Scruggs Fallout: Tighter Rules on Lawyer Hiring
The federal indictment of prominent Mississippi trial lawyer Richard "Dickie" Scruggs on charges that he and four others tried to bribe a state judge hasn't done much for the reputation of lawyers in the Magnolia State. One offshoot of the Scruggs scandal is a bill making its way through the state legislature that would require the state to go through a public bidding process before contracting with a private law firm. An editorial this week in the Brookhaven, Miss., newspaper The Daily Leader says that's a good idea.
The sunshine bill (Senate Bill 2188) would apply primarily to state contracts with law firms where the billing is expected to exceed $500,000. It would require the attorney general, before contracting with an outside lawyer, to submit RFPs to at least three firms and to request review of any contract by a review board. Contracts would cap contingent fees at $1 million and require firms to submit detailed time and expense records. According to the editorial, the state Senate approved the measure Friday and it now goes to the House.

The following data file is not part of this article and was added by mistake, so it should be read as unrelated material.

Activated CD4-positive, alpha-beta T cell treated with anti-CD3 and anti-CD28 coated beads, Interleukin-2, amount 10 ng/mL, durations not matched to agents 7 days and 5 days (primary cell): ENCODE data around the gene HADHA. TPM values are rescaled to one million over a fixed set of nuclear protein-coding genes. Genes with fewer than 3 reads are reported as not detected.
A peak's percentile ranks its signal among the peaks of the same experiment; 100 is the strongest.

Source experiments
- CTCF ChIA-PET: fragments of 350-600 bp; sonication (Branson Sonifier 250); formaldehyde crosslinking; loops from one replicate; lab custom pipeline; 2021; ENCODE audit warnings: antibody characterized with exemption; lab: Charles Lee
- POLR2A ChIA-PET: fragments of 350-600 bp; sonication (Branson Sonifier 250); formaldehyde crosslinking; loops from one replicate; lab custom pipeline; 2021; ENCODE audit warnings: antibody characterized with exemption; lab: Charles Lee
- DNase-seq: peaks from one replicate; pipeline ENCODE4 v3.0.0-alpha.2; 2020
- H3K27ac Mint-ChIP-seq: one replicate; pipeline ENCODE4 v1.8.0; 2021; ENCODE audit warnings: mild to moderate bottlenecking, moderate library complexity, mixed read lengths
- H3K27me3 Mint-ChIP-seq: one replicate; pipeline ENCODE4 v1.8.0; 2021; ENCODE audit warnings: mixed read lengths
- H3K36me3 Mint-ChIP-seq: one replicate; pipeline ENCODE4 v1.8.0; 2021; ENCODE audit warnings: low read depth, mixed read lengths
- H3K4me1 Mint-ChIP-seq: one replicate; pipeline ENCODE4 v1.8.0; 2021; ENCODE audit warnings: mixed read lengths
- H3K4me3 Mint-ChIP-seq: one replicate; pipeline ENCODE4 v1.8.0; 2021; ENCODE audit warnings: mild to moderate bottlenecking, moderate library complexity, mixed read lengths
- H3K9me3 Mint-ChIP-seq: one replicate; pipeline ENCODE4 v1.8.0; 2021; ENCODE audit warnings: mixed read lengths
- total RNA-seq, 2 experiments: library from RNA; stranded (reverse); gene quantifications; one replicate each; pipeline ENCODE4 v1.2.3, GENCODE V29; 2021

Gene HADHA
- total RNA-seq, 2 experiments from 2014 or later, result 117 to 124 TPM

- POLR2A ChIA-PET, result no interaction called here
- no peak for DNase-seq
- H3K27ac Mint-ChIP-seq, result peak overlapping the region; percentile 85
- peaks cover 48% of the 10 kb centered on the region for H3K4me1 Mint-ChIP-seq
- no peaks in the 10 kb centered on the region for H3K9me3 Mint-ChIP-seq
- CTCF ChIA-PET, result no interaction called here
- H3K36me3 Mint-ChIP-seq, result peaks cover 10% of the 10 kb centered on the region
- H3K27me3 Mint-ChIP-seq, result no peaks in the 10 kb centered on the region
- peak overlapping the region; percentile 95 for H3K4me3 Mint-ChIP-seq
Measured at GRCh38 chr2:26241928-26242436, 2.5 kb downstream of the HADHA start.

Supporters say the bill would increase accountability in high-profile cases such as against the tobacco industry. But Mississippi AG Jim Hood says the high-profile cases are only a small portion of his office's work and that firms that suggest particular lawsuits should get the contracts to handle them. The Daily Leader comes down on the side of the supporters, asking: "What can it hurt to have a more open selection process and a little sun shining on those who stand to gain from the legal activities?"
The bill, by the way, would authorize the contract review board to hire its own outside counsel to advise it in its work reviewing other outside counsel.
Posted by Robert J. Ambrogi on January 30, 2008 at 12:32 PM | Permalink
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